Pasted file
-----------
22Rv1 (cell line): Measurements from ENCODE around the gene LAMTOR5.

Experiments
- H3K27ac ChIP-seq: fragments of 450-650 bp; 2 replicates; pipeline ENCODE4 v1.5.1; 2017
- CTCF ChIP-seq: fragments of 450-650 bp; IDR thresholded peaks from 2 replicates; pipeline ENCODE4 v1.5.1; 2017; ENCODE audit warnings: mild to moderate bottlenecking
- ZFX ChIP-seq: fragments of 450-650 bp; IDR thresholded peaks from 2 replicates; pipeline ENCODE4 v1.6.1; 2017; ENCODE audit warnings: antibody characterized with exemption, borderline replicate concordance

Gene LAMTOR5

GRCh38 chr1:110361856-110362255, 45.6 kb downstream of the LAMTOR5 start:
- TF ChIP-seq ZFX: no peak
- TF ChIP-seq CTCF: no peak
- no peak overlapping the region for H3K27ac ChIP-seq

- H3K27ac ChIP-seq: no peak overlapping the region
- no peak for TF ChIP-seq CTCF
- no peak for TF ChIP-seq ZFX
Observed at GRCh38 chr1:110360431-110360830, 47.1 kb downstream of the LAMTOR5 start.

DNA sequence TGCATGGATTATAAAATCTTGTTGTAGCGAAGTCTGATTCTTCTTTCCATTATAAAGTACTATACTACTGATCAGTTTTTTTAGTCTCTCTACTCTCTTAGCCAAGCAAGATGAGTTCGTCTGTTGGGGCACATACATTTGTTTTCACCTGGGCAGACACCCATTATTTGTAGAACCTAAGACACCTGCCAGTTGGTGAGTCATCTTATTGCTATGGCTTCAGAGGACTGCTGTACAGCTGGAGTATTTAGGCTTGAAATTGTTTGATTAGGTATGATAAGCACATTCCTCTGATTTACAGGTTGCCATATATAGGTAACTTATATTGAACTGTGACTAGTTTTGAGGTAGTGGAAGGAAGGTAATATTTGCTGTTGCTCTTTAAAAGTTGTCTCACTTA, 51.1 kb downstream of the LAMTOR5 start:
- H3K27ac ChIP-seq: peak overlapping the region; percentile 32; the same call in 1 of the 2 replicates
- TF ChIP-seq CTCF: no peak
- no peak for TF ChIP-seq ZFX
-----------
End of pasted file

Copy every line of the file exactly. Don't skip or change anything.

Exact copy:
22Rv1 (cell line): Measurements from ENCODE around the gene LAMTOR5.

Experiments
- H3K27ac ChIP-seq: fragments of 450-650 bp; 2 replicates; pipeline ENCODE4 v1.5.1; 2017
- CTCF ChIP-seq: fragments of 450-650 bp; IDR thresholded peaks from 2 replicates; pipeline ENCODE4 v1.5.1; 2017; ENCODE audit warnings: mild to moderate bottlenecking
- ZFX ChIP-seq: fragments of 450-650 bp; IDR thresholded peaks from 2 replicates; pipeline ENCODE4 v1.6.1; 2017; ENCODE audit warnings: antibody characterized with exemption, borderline replicate concordance

Gene LAMTOR5

GRCh38 chr1:110361856-110362255, 45.6 kb downstream of the LAMTOR5 start:
- TF ChIP-seq ZFX: no peak
- TF ChIP-seq CTCF: no peak
- no peak overlapping the region for H3K27ac ChIP-seq

- H3K27ac ChIP-seq: no peak overlapping the region
- no peak for TF ChIP-seq CTCF
- no peak for TF ChIP-seq ZFX
Observed at GRCh38 chr1:110360431-110360830, 47.1 kb downstream of the LAMTOR5 start.

DNA sequence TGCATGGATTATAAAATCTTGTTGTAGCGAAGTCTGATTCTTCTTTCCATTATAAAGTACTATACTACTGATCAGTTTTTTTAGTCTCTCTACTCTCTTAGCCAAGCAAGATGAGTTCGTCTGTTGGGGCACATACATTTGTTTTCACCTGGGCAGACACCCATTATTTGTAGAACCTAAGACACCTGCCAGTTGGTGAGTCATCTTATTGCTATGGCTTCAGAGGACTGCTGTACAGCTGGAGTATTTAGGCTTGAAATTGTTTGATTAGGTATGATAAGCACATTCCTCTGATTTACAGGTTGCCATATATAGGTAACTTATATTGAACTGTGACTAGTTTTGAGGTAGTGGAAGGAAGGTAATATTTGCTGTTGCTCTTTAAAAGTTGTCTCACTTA, 51.1 kb downstream of the LAMTOR5 start:
- H3K27ac ChIP-seq: peak overlapping the region; percentile 32; the same call in 1 of the 2 replicates
- TF ChIP-seq CTCF: no peak
- no peak for TF ChIP-seq ZFX